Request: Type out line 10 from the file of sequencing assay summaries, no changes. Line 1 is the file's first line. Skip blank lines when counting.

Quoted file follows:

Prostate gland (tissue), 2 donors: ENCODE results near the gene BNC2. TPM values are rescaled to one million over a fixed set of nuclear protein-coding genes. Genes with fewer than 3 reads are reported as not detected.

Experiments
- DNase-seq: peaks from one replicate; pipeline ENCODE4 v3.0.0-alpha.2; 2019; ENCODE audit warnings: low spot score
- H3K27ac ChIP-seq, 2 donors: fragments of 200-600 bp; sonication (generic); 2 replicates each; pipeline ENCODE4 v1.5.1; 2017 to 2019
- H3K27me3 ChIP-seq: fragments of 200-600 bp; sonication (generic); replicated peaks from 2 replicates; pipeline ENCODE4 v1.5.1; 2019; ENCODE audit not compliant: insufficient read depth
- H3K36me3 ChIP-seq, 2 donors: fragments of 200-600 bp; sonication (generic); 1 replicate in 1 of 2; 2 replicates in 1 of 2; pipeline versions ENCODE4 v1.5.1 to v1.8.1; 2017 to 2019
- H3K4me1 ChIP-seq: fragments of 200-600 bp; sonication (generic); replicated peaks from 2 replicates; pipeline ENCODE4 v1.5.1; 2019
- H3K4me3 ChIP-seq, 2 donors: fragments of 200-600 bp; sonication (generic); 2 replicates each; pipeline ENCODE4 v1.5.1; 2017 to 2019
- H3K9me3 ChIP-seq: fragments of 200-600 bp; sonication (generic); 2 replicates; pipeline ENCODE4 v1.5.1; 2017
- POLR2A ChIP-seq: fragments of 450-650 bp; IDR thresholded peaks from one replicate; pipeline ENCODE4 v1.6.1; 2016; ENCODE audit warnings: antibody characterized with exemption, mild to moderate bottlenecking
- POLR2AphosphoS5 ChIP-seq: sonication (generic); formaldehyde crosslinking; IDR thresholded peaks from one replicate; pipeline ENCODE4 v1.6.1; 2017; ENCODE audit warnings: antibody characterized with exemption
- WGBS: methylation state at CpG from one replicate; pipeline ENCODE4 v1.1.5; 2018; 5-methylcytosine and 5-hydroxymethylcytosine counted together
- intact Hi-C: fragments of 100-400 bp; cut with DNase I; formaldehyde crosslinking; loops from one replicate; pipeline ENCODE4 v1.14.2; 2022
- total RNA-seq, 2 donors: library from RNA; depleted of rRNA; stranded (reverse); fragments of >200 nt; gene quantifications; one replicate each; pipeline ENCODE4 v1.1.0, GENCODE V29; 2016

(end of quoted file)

- POLR2A ChIP-seq: fragments of 450-650 bp; IDR thresholded peaks from one replicate; pipeline ENCODE4 v1.6.1; 2016; ENCODE audit warnings: antibody characterized with exemption, mild to moderate bottlenecking